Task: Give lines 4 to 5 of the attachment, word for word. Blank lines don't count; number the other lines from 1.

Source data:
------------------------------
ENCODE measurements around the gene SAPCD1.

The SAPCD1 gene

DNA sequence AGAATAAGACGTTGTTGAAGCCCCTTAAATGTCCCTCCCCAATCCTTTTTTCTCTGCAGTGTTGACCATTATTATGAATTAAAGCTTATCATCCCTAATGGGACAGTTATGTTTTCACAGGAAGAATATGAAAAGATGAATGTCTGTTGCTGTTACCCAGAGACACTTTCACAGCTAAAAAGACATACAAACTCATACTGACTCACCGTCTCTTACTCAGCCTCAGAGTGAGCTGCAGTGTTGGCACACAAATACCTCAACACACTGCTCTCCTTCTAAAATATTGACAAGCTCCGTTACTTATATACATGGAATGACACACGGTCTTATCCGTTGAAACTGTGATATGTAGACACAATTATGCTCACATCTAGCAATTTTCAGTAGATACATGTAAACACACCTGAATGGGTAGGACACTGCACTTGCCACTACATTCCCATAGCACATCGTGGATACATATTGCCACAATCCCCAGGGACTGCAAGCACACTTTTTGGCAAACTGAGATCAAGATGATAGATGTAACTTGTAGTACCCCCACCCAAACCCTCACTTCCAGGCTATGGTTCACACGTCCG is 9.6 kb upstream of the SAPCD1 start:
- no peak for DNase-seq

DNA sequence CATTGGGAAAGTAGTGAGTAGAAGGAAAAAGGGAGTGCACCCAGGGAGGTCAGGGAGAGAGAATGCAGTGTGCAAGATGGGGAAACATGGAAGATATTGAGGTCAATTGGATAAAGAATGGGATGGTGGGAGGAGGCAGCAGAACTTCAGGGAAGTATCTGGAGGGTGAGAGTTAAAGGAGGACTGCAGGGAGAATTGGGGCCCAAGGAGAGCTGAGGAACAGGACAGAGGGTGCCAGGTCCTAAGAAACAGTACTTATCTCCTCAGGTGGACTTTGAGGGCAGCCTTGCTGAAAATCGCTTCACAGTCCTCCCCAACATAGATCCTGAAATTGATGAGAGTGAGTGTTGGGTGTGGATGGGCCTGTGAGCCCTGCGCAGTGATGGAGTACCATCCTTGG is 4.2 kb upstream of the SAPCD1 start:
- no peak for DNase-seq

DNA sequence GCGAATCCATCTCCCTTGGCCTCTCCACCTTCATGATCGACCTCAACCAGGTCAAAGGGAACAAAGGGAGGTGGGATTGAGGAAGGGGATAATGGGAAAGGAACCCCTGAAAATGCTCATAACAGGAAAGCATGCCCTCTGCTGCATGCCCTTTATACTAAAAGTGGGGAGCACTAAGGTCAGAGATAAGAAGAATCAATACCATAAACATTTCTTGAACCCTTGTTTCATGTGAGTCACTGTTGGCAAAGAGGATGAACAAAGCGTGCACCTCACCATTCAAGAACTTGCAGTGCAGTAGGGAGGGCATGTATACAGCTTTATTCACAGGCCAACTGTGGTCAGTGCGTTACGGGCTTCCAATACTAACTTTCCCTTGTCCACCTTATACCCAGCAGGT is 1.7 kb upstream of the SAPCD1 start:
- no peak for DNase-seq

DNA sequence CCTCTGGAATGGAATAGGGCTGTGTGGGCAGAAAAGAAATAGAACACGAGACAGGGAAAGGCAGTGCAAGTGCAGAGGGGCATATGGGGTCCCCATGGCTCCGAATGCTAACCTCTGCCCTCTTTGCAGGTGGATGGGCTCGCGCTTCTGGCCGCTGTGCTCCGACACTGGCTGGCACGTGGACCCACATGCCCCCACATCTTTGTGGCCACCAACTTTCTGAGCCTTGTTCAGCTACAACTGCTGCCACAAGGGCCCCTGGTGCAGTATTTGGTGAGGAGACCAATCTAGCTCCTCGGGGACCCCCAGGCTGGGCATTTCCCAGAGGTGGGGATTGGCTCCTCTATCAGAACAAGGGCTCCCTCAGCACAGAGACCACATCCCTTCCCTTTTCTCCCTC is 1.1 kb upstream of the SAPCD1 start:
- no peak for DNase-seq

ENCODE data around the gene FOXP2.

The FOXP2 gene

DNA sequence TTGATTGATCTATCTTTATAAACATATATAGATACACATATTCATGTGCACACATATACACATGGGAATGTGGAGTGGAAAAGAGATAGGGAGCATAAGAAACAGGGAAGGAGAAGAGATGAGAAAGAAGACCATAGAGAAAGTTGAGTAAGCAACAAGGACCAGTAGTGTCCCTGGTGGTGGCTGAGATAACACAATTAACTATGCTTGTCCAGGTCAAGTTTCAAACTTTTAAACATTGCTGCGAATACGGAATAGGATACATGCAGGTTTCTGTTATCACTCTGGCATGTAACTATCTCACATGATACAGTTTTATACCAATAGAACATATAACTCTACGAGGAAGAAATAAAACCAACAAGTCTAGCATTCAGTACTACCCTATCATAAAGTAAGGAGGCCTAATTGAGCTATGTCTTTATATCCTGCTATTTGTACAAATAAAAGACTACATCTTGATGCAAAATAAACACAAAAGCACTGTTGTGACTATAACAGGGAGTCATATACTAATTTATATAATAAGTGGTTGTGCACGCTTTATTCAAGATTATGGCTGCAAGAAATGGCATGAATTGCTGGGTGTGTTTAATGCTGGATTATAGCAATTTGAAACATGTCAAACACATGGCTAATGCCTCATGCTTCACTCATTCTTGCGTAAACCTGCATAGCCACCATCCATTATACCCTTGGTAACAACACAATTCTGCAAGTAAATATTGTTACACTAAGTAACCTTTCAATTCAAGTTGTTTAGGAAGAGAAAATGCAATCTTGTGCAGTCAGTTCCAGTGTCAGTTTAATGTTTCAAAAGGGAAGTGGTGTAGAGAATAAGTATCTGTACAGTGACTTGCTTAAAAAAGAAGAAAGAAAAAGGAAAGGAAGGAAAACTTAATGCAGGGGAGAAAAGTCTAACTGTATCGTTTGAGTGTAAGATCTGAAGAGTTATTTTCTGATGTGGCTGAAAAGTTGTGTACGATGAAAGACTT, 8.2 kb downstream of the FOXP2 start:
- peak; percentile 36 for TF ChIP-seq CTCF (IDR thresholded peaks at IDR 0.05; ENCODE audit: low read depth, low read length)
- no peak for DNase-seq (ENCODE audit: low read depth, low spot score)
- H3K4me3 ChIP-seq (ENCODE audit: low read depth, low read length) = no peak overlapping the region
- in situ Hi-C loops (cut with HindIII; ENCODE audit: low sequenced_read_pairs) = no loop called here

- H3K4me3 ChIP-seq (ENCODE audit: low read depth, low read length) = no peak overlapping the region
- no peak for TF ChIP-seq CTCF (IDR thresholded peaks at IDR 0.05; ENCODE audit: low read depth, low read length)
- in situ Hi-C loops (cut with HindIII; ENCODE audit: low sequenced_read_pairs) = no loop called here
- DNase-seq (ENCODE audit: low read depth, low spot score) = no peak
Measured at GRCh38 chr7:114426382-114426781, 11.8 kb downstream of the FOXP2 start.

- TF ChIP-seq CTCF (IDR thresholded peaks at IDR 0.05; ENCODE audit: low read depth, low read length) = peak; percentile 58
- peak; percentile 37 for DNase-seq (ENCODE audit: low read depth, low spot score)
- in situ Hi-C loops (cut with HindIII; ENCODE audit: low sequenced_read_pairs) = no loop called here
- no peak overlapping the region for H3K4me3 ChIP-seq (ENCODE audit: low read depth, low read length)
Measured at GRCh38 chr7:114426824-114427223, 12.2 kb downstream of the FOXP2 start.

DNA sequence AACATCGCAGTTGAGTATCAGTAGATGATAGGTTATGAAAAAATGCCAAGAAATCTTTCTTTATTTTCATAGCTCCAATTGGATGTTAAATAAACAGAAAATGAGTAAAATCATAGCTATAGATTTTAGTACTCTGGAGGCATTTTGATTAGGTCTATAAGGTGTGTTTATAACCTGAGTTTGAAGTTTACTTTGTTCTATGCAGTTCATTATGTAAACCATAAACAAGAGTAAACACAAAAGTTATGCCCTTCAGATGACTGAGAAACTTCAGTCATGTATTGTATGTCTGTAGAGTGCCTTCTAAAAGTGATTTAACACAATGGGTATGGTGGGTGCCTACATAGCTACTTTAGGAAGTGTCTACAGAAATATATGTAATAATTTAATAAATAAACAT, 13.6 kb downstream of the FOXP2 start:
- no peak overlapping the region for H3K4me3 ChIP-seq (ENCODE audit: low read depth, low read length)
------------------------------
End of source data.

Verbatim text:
- no peak for DNase-seq

DNA sequence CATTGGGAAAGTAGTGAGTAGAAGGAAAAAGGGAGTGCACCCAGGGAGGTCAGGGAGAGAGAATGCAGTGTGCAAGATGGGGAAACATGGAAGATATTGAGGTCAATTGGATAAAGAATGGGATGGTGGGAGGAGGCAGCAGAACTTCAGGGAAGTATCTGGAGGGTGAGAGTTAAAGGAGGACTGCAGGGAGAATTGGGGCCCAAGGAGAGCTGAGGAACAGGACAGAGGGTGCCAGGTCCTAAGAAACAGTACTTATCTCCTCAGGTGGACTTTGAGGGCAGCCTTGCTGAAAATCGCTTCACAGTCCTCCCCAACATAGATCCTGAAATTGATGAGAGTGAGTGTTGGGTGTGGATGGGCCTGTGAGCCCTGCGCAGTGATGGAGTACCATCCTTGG is 4.2 kb upstream of the SAPCD1 start: